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Inquiry Examines Possible British-led Renditions to Libya

Britain's Prime Minister David Cameron leaves Downing Street in London, to attend Parliament. (File)
Britain's Prime Minister David Cameron leaves Downing Street in London, to attend Parliament. (File)

British Prime Minister David Cameron has set up a panel to look into allegations that British security services were involved in delivering terrorism suspects to Libya, knowing that they would be tortured.

In a speech to Parliament on Monday, Cameron said the investigation will examine whether "relations between the British and Libyan security services became too close."

Human Rights Watch said it found documents that appear to incriminate Britain's intelligence services in planning the 2004 capture and rendition of Abdel-Hakim Belhaj.

Known at the time as Abu Abd Allah Sadiq, Belhaj is the current military chief of Libya's rebel-led provisional government.

Belhaj has said he was tortured by the CIA before being transferred to Libya. He says he was tortured again by the Libyan government, then interviewed by British agents.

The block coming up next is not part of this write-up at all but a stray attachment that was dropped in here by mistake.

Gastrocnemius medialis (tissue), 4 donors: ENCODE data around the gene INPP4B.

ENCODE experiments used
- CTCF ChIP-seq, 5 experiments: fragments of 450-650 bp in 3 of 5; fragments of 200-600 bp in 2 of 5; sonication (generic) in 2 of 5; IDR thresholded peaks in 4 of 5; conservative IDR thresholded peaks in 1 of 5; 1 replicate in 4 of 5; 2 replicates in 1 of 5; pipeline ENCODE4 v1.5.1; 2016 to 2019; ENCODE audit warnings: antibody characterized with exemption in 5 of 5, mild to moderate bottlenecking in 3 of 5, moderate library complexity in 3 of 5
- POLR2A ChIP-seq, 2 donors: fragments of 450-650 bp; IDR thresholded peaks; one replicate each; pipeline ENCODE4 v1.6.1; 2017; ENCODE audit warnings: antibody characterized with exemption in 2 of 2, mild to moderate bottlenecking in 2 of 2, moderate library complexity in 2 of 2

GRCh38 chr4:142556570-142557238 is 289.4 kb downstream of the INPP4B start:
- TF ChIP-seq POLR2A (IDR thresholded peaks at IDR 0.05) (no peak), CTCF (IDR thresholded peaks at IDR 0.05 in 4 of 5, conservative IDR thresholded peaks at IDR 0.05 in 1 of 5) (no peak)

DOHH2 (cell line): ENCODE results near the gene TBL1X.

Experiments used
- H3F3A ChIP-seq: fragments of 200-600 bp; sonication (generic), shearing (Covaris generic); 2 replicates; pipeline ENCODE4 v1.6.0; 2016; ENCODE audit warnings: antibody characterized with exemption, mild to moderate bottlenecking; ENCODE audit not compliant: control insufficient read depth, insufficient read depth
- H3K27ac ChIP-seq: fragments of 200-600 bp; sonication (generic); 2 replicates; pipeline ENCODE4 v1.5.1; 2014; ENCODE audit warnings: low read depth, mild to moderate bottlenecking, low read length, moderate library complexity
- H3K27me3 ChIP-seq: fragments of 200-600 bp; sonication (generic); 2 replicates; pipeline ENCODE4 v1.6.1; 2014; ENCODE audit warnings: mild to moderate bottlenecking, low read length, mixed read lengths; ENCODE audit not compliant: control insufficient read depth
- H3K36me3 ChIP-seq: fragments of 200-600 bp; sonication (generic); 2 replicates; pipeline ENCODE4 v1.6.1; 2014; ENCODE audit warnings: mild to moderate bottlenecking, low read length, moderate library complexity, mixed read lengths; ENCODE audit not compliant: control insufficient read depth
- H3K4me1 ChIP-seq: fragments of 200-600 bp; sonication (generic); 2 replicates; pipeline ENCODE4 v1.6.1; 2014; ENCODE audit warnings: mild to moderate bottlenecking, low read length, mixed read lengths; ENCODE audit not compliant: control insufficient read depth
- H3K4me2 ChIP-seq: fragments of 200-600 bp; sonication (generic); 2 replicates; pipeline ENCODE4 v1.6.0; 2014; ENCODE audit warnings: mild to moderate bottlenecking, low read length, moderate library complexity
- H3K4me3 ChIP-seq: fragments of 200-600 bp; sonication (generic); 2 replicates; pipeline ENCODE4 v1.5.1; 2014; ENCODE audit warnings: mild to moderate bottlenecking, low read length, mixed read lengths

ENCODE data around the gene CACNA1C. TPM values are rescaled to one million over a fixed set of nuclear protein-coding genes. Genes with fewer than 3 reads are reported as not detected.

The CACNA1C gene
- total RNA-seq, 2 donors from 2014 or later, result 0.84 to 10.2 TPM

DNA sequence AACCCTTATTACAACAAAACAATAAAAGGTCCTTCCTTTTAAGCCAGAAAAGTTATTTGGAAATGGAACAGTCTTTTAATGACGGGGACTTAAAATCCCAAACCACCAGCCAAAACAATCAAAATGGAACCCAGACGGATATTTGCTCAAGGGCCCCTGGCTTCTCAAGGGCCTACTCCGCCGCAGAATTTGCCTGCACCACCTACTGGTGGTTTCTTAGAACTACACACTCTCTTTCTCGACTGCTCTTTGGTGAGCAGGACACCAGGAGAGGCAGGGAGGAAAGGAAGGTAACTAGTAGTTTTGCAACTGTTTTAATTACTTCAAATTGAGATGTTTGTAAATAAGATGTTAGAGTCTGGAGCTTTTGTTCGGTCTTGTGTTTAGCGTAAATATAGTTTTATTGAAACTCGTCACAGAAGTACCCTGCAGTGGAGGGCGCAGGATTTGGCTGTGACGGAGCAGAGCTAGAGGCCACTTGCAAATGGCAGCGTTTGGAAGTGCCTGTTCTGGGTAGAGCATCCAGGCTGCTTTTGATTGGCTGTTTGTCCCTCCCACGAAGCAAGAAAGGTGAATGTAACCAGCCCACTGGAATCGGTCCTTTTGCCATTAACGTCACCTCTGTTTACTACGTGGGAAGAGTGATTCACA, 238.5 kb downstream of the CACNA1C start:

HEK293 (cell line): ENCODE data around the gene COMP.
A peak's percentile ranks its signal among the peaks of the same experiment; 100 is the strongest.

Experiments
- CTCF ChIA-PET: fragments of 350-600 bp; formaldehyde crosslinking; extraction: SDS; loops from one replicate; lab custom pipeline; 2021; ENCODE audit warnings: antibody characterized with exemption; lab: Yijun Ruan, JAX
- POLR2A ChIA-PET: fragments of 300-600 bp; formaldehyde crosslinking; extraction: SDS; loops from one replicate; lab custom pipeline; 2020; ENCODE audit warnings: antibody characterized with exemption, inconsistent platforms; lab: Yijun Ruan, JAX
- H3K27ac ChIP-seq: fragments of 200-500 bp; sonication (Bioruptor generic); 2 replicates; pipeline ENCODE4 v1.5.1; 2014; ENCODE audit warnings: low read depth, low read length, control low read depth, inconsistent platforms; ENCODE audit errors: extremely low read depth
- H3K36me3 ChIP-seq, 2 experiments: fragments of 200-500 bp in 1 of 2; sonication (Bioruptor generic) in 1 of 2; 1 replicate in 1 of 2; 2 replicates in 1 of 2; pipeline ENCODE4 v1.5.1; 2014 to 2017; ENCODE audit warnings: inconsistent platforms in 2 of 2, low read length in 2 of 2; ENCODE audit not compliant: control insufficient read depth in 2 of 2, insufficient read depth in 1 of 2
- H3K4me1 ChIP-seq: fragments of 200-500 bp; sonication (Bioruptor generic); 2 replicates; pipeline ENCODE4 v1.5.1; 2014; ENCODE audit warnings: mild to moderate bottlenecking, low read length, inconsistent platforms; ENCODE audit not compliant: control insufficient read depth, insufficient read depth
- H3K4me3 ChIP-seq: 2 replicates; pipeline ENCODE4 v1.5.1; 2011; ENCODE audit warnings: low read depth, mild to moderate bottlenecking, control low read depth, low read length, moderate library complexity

Belhaj at the time was suspected of having ties to al-Qaida.

The human rights organization found the memos in papers abandoned in the Tripoli offices of Libya's former spy chief, Moussa Koussa.

Koussa fled to London and then Qatar from Libya earlier this year.

The inquiry, led by former appeal court judge Peter Gibson, was set up by Cameron to investigate claims that Britain's former government knew about the torture of terrorism suspects in foreign countries.

Britain's Foreign Office has declined to comment.

Some information for this report was provided by AP, AFP and Reuters.

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